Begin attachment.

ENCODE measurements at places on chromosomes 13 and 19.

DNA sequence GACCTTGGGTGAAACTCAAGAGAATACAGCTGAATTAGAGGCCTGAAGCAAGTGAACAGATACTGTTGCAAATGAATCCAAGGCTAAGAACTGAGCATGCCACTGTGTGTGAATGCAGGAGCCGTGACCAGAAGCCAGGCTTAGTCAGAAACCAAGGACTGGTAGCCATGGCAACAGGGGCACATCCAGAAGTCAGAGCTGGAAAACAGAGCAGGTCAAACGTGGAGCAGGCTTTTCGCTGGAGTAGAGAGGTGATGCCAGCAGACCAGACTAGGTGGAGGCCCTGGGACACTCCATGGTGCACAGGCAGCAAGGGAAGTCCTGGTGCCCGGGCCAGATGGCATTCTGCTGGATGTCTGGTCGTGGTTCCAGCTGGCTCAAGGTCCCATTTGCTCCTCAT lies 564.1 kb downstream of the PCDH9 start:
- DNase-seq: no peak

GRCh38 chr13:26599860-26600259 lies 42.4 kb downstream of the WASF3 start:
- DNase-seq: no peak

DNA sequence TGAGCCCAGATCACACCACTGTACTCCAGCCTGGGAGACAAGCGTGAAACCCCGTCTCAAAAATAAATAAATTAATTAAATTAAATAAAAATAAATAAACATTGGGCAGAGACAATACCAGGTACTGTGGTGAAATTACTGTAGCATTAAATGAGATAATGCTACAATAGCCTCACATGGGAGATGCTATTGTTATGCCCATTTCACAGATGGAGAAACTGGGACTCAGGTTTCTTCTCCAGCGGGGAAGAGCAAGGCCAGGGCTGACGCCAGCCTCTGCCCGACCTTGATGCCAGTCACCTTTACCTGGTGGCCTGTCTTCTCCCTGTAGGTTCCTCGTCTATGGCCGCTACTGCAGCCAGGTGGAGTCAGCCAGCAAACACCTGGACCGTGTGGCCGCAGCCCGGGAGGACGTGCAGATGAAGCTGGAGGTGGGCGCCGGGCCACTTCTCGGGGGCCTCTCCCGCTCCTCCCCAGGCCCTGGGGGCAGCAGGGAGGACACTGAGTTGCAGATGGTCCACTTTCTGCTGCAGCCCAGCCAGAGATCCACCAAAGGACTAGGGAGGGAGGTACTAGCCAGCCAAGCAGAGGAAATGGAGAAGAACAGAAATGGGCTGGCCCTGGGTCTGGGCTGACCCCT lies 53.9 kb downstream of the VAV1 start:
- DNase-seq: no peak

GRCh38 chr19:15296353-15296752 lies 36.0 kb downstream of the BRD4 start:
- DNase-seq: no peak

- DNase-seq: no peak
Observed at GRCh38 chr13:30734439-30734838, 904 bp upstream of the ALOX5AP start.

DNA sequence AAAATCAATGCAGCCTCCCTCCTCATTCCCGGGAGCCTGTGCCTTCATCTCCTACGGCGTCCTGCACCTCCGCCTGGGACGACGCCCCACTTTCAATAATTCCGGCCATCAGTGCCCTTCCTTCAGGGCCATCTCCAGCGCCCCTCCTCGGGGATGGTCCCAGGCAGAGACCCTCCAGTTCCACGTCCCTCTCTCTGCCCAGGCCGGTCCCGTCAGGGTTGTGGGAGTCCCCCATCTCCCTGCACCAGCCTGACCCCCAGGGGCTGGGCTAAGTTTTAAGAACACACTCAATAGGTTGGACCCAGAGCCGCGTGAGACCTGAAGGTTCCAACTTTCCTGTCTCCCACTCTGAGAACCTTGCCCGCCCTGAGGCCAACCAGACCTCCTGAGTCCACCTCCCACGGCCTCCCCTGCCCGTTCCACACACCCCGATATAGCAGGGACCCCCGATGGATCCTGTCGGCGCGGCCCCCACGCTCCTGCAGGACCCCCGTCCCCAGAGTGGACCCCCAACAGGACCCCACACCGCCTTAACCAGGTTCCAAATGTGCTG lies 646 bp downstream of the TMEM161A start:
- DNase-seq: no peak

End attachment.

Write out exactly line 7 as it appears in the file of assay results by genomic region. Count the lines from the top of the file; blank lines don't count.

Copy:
- DNase-seq: no peak